Rebecca John, a criminal lawyer who spoke with the commission, said the ‘‘very lexicon of the law’’ needs to be changed to remove euphemistic and outdated terms.
‘‘The very definition of crimes against women is faulty. Phrases such as ‘outraging the modesty of a woman,’ and references to her chastity or honor are irrelevant,’’ John said.
Most of India’s laws, including those on rape, were inherited from the country’s former British colonial rulers and date to 1860. Public pressure after highly publicized rape cases led to amendments in the rape laws in 1983 and 2003. But loopholes remain. The law, for example, does not recognize marital rape for anyone over the age of 15.
Women’s groups have also called for ending political interference in police work that lets accused rapists persuade police to quash their cases by forcing women to reach settlements with their attackers.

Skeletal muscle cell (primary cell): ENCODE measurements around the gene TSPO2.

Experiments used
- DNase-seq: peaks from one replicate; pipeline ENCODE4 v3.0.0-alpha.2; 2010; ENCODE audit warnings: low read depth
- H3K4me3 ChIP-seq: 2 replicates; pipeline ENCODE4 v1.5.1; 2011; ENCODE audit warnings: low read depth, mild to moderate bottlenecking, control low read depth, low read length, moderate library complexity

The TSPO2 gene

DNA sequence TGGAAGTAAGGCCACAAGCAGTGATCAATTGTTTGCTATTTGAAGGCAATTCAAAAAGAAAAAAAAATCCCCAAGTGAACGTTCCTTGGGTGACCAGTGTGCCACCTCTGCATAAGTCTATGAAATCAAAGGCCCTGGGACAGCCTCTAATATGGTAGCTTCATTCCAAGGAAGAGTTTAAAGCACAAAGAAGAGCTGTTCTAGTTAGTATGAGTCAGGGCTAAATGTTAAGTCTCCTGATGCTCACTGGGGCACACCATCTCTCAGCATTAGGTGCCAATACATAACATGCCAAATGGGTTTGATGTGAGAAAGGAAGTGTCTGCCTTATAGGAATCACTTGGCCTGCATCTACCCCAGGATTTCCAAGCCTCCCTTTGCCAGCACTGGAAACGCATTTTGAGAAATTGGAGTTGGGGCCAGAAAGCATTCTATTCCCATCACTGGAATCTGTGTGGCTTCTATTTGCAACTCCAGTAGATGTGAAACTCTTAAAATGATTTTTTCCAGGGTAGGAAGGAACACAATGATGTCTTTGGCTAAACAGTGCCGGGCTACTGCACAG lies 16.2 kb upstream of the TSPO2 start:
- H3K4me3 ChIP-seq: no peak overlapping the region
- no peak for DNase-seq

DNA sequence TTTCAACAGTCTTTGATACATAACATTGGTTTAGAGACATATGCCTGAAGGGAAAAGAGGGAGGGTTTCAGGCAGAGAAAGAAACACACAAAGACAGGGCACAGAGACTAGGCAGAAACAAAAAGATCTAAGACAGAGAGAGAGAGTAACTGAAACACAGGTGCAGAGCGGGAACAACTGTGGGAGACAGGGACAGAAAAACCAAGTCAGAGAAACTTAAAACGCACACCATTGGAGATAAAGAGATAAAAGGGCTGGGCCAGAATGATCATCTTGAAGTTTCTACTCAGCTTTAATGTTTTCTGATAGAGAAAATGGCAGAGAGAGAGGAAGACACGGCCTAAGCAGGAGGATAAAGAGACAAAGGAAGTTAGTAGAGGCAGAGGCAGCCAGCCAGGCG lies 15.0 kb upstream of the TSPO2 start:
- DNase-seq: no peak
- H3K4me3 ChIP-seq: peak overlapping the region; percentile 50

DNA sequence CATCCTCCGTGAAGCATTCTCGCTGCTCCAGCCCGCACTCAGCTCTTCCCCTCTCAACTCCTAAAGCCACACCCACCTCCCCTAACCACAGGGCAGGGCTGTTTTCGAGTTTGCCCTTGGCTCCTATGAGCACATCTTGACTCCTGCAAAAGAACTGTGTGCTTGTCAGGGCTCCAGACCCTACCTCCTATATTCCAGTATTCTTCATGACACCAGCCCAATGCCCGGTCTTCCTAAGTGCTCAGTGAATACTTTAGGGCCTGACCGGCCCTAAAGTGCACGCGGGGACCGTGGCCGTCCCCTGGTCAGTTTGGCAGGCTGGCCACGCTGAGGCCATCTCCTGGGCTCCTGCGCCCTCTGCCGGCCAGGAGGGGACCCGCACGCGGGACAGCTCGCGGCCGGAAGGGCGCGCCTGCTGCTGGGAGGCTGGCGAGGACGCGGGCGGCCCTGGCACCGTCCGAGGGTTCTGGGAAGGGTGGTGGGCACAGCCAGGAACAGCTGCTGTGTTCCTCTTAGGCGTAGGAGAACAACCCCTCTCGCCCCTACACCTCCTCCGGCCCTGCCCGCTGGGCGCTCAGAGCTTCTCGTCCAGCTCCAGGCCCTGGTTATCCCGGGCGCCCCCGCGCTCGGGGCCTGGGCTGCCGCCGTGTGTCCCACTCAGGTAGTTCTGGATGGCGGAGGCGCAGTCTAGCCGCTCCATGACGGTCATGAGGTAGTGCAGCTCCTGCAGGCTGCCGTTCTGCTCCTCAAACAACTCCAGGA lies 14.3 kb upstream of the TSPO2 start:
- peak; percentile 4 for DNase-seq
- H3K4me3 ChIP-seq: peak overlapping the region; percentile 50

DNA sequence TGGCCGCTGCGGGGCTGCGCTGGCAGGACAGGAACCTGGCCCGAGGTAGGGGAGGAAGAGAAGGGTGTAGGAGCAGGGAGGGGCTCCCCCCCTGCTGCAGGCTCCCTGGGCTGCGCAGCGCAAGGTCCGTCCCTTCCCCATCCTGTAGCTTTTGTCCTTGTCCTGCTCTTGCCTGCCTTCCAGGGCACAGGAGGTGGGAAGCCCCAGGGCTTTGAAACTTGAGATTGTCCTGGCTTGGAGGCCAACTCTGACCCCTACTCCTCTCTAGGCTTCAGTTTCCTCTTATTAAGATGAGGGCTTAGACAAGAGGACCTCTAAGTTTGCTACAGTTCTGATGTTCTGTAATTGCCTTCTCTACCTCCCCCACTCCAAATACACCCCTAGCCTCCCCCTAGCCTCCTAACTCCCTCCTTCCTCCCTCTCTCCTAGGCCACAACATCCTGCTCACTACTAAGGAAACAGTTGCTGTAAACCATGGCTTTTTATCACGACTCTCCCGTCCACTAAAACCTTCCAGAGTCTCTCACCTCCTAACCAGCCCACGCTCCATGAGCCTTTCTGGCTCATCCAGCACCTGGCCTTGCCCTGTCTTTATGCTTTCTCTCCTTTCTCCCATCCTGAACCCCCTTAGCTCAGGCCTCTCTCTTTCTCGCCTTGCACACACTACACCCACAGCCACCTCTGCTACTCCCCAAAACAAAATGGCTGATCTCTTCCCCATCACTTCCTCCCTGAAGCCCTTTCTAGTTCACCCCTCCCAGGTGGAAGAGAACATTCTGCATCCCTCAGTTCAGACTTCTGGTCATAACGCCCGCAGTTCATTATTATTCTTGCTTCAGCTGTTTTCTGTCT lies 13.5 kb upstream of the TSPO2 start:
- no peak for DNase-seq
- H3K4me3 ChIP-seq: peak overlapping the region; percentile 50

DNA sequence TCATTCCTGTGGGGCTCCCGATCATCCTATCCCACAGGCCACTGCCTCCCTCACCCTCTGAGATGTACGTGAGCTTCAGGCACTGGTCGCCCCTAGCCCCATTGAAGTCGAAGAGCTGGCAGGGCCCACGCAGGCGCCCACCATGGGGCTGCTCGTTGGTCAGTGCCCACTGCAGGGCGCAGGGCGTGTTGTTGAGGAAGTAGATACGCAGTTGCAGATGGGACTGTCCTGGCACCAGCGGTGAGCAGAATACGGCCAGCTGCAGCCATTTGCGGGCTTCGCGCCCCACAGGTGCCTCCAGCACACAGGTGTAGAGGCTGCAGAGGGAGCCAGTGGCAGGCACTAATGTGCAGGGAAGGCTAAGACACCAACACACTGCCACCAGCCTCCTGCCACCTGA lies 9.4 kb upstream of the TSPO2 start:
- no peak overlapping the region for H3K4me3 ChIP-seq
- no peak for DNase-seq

‘‘Those having clout are not held accountable even for blatant violations of laws,’’ said a joint appeal by 10 women’s groups made to the commission.
Human rights groups welcomed the panel’s recommendations to widen the scope of sexual rape to include assaults on homosexual, transgender and transsexual rape.
The commission has also recommended a uniform national protocol for the treatment and medical examination of rape survivors.
‘‘This is something that women’s and rights groups have been asking for for a long time,’’ said Meenakshi Ganguly, South Asia director, Human Rights Watch.